Ask the Expert: How to Advocate for Equal Pay for Your Minority Employees

by Dr. Shay L. Butler

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Question: I inherited a staff which includes two individuals working in identical capacities, both with over 15 years at the institution, but with different job classifications. The white male has a higher job title and is making $10,000 more than the woman, who is Latina. I do believe that prior to my arrival the expertise of the male was more valued and therefore the responsibility he had was often slightly elevated. However, upon my arrival I treated both equally, demonstrating confidence in both of their expertise and skillsets. In turn, my female employee’s attitude, initiative, and productivity have far surpassed that of her male counterpart’s. I believe that the close relationship that my male employee has with my boss (also white male, same age, and part of the executive team on my campus) has led to preferential treatment and that this preferential treatment, in turn, resulted in disengagement from my female employee, allowing the pay gap to continue to increase. According to LeanIn.org, Latinas in the US are paid 47% less than white men and I hate that as the supervisor to these two individuals, I’m contributing to this statistic, even if, as a middle manager, I have limited control over their salaries. I want to fight for equal payment for my female employee. My campus has just gone through major layoffs, so the timing is terrible. What suggestions do you have for me to navigate this situation while minimizing personal fallout, which would, in turn, make me a less effective advocate and leader for my department?

Answer from Dr. Shai L. Butler, VP for Student Success & Engagement and Chief Diversity Officer: Thank you for this great question. Often, women can be underpaid and undervalued in the workplace because we don’t toot our own horns enough. Clearly, you know the value of your employee’s contributions to the workspace but do others, especially your boss? How are you positioning her to show her expertise and share her amazing results? Depending upon her role, this may be harder to do than it sounds, so be creative and don’t be afraid to think outside of the box.

If you have a good relationship with her and you don’t think that she’d be offended, purchase Sally Helgesen and Marshall Goldsmith’s book “How Women Rise” which discusses the 12 self-imposed barriers that women face in the workplace and how to overcome them. I’ve read the book and believe it offers great advice. Since you point out that your male supervisee has benefited from his relationship with your boss, you might advise your female supervisee to not only build but leverage her own relationships in the workplace, a tip given by Helgesen and Goldsmith. It’s great that she has you as a supporter, but who else might she need in her corner to help position her for advancement? Is there a colleague or one of your boss’s supervisors that he (your boss) seems to respect and admire? Is there an opportunity to position her by assigning her to a committee that the President or your boss’s boss is on, where she can showcase her expertise?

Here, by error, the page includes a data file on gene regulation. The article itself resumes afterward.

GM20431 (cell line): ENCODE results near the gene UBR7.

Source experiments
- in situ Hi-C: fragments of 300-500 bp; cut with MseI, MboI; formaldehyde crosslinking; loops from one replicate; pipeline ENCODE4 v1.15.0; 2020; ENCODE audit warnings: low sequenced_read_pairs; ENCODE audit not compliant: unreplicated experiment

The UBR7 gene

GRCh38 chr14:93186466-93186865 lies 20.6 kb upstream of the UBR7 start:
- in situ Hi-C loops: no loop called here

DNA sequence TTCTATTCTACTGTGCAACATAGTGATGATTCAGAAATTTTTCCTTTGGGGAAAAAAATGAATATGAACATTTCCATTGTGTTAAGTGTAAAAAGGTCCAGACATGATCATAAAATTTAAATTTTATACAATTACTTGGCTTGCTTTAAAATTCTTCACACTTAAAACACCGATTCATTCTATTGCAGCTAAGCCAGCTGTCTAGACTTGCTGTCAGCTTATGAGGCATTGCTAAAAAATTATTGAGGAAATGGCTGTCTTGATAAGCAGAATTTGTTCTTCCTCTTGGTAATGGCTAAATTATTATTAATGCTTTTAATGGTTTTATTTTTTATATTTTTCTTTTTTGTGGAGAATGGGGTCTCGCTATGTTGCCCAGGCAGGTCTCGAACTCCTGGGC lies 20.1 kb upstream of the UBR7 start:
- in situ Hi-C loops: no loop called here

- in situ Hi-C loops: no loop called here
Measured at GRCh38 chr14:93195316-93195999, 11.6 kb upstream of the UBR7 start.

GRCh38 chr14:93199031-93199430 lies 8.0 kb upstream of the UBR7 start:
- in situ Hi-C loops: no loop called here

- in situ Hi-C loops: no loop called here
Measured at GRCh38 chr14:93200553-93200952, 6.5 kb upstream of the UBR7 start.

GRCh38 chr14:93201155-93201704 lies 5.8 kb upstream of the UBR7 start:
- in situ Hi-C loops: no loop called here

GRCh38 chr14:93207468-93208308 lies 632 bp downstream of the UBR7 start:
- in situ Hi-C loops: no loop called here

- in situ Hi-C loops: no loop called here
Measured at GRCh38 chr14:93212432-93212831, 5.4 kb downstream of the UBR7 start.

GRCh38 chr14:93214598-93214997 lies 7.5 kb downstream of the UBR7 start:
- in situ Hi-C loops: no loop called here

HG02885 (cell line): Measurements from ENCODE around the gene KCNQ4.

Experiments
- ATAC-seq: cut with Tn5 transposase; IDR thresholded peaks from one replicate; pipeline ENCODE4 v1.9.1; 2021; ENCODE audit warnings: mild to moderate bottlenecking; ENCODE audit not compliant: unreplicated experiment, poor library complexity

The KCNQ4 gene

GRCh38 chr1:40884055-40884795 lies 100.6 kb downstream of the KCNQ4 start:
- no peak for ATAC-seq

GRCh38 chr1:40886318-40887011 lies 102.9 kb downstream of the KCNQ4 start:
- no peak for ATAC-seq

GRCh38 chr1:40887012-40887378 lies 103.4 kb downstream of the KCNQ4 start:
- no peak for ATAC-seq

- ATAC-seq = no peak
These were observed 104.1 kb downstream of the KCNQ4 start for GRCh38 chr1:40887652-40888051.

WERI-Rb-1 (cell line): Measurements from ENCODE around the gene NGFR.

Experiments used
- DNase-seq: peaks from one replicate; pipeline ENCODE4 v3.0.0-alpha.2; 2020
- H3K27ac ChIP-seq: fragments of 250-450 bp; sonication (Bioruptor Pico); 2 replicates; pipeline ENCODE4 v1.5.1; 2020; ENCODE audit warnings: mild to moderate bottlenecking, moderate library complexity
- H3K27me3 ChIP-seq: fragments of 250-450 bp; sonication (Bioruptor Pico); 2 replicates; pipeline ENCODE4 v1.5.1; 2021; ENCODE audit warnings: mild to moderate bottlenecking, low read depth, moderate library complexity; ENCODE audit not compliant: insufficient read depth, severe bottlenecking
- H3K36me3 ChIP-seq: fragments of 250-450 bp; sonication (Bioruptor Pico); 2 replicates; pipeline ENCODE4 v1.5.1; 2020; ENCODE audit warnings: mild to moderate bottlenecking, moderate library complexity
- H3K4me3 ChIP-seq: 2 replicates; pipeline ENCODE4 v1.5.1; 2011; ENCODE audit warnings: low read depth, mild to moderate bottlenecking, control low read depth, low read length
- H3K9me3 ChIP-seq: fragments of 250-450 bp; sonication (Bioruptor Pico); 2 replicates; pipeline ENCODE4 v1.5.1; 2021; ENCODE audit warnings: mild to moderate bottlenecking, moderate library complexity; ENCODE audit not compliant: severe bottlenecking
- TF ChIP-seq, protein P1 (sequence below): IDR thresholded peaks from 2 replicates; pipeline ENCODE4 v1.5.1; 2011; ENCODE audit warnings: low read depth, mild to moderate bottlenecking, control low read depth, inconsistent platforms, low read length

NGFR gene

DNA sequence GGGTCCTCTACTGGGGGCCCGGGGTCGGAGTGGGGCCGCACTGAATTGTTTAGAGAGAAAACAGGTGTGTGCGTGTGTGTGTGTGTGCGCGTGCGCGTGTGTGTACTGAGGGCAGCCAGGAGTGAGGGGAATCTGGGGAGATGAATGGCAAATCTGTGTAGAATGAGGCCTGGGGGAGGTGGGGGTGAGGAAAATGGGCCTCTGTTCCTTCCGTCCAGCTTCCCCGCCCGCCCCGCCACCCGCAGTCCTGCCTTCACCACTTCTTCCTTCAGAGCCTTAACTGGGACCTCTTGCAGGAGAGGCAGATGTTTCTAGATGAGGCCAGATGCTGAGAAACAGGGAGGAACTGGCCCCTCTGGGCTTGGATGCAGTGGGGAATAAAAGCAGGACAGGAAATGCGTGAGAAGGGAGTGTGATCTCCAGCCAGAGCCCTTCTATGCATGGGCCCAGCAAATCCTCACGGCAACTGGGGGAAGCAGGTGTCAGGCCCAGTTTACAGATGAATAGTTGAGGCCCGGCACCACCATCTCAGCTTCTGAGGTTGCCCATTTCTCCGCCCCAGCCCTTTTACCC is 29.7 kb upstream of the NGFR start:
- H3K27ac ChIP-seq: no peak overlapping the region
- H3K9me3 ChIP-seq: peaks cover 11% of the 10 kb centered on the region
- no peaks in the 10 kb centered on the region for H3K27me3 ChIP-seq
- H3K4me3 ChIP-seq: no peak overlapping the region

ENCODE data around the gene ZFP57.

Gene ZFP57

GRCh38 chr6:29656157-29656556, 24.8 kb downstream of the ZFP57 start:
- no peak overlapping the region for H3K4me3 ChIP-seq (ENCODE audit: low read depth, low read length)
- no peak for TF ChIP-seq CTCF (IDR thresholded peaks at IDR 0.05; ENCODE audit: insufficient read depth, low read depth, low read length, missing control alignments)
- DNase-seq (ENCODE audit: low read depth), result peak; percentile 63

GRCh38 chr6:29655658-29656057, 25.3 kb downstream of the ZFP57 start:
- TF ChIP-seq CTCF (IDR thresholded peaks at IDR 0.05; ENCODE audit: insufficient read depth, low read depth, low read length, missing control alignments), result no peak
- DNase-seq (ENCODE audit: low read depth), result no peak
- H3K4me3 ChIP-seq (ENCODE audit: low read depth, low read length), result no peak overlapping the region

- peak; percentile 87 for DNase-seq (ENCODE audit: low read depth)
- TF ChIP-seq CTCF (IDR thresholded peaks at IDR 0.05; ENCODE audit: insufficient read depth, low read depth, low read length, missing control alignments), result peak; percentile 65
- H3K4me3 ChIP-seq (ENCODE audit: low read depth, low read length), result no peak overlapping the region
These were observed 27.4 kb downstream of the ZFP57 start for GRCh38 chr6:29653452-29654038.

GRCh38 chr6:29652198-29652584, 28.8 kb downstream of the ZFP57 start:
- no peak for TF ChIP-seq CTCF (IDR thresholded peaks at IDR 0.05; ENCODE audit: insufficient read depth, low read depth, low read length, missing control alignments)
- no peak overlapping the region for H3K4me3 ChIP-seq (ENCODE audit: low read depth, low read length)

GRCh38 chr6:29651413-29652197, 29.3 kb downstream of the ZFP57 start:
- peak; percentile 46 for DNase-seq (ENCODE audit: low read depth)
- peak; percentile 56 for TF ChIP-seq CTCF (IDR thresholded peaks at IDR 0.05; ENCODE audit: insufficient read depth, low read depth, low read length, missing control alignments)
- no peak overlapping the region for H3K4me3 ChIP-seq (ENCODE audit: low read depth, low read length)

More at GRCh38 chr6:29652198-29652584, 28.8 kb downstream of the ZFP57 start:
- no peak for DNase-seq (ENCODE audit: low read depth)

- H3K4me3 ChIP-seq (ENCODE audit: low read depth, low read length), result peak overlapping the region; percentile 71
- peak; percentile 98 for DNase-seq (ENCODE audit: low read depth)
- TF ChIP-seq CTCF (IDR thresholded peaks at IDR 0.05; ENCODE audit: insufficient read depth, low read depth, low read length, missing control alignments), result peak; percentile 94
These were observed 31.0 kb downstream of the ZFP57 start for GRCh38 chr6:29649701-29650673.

One way to boost your employee’s confidence is to identify a webinar on an emerging trend topic within her portfolio, watch it, and then you both can work together on a way to tailor and implement cutting edge ideas for your campus and then give her the freedom to innovate.

If she’s despondent and demoralized, doing all of these things won’t matter if you don’t communicate to her that you see her worth. She should know that you want to position her for promotional opportunities, either within your organization or outside of it, if she won’t receive the acknowledgment deserved by your current employer. Your supervisor will value your affirmation and support. Let her know that you have a professional development plan for her and a way to elevate her profile, but she will need to play a role by creating and leveraging new connections in the workspace. If you know of a senior administrator who thinks well of her, tell her and then find ways to get her on a working group with that person. Sing her praises in meetings that she can’t be in and always be on the lookout to help her shine. What you seek to do is admirable, and I hope you both advance at your institution. They are lucky to have both of you.

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